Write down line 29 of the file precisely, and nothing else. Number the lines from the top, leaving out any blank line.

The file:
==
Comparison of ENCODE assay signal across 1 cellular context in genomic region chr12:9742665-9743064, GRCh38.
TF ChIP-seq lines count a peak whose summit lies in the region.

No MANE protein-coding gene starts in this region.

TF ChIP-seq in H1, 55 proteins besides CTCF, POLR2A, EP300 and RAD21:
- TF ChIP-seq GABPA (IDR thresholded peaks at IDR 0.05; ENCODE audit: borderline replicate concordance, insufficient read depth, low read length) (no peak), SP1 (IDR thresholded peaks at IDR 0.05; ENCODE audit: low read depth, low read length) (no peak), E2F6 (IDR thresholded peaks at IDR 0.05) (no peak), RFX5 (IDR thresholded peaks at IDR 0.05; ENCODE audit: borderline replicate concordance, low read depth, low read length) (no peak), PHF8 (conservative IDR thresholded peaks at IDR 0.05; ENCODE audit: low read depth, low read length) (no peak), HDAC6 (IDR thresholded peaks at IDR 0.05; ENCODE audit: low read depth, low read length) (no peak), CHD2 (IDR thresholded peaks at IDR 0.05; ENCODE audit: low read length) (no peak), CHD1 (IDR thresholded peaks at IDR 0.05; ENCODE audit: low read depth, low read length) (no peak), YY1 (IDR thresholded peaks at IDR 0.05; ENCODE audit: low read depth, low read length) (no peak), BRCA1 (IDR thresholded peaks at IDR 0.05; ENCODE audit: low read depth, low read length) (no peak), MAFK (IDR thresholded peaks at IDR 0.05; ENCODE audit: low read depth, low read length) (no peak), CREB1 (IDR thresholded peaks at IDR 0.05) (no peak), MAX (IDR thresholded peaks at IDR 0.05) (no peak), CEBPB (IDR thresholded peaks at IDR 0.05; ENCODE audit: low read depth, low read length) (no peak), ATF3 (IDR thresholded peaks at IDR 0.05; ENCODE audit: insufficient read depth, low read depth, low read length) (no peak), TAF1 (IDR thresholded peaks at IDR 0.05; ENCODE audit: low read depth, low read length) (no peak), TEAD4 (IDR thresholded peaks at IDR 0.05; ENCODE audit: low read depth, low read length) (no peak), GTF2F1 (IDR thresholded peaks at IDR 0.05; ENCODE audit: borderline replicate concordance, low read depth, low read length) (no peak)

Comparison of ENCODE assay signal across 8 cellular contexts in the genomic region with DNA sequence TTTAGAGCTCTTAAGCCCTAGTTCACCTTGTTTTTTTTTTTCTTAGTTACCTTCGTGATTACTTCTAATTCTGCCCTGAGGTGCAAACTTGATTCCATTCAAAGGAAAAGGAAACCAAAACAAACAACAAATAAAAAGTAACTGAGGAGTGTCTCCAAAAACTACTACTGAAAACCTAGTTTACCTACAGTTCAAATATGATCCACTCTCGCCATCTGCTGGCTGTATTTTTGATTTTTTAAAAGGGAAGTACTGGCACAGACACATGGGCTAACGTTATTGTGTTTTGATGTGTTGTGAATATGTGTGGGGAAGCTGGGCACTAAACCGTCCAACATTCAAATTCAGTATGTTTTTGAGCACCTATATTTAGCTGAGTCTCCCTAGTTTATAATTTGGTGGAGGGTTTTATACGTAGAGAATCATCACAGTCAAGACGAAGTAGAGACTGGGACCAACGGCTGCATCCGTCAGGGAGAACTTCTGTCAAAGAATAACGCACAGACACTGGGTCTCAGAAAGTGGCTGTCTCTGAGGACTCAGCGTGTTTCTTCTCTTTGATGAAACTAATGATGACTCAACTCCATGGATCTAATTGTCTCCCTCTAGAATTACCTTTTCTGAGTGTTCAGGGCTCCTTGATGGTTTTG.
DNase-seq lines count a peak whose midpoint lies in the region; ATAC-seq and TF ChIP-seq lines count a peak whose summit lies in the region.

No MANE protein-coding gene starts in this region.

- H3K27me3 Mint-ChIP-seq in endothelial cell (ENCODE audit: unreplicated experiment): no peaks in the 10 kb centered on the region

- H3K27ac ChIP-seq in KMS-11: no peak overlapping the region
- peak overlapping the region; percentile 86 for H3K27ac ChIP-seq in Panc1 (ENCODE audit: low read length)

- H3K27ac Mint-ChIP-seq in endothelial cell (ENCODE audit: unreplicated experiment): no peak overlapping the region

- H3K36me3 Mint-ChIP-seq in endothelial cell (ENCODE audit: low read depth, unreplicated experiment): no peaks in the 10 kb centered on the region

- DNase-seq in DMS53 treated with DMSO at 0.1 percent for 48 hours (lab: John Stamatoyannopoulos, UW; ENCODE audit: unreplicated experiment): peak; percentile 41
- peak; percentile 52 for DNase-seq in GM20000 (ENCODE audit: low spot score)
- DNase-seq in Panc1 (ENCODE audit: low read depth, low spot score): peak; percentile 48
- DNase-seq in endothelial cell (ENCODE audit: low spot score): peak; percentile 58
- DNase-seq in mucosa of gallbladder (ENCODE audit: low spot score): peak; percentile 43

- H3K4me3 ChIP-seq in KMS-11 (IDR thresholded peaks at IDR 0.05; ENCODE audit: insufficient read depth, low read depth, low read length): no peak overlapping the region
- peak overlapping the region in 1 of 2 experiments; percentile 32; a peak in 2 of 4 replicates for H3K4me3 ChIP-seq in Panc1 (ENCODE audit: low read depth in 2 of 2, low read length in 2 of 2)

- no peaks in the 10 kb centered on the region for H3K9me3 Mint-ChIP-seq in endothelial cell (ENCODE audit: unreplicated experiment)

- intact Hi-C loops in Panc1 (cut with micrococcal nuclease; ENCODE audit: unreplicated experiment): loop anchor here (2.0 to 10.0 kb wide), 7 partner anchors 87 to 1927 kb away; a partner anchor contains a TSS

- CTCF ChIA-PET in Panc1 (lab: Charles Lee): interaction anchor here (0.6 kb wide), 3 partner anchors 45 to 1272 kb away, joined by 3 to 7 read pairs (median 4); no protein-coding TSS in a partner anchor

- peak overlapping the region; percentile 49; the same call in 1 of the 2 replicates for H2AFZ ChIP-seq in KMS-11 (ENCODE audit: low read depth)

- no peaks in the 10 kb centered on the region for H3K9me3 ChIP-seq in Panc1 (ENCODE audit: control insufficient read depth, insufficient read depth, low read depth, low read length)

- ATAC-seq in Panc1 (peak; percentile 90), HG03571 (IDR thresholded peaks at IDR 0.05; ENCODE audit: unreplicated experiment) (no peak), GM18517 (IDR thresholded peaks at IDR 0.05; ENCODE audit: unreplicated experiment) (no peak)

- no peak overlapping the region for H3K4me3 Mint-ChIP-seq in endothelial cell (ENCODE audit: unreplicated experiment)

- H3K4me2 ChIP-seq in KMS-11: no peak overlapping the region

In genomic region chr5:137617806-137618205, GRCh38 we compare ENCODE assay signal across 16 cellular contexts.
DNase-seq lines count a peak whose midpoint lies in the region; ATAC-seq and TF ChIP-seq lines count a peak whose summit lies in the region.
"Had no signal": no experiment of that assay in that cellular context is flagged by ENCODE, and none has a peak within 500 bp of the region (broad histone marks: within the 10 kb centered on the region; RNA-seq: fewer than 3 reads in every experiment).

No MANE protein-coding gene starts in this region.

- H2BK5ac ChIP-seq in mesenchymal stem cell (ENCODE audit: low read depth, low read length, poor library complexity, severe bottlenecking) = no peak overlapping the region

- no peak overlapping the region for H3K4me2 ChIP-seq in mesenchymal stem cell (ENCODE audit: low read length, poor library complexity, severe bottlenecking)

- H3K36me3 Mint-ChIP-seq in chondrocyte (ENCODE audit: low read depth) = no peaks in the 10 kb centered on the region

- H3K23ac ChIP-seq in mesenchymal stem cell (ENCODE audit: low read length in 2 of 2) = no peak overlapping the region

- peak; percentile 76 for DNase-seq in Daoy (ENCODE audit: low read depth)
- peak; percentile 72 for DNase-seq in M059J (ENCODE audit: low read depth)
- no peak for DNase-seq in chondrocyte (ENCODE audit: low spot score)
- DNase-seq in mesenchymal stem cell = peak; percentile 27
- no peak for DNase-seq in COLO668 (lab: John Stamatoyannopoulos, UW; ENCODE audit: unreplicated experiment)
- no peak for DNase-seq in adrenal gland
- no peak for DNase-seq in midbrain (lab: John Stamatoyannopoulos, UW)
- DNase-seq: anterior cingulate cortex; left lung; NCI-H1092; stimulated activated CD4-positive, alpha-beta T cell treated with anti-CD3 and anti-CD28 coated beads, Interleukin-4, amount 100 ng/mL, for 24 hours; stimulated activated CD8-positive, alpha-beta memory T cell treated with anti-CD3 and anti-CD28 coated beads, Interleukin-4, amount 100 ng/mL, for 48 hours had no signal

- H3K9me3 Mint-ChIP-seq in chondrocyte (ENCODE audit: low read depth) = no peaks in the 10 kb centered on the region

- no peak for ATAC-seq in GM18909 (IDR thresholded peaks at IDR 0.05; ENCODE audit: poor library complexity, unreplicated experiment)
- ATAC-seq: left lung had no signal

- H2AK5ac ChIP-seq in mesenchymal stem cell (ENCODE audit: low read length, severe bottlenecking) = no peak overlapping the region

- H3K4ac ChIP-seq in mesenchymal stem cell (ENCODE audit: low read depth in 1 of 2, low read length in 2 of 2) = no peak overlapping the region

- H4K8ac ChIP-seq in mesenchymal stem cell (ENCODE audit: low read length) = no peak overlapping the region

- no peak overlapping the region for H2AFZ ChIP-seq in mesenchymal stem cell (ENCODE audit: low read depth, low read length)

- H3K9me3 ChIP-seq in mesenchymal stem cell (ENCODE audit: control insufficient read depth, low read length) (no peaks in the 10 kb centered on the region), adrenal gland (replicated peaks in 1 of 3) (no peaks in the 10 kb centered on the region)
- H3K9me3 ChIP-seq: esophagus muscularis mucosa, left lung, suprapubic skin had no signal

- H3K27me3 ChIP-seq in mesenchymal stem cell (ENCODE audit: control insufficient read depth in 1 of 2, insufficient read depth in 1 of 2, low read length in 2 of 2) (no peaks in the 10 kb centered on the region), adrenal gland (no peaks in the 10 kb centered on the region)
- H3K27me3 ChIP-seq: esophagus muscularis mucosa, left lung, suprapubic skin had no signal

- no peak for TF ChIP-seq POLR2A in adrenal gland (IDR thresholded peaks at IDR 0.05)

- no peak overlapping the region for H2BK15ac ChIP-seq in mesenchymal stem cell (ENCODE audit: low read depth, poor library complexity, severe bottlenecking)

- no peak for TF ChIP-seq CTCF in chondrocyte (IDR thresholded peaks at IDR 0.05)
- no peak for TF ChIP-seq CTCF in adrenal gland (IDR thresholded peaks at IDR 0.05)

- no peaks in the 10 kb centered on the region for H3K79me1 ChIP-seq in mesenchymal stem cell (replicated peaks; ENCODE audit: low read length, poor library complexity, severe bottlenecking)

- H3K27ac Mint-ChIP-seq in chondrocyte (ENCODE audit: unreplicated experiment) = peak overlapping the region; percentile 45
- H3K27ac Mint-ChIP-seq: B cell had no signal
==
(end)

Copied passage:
In genomic region chr5:137617806-137618205, GRCh38 we compare ENCODE assay signal across 16 cellular contexts.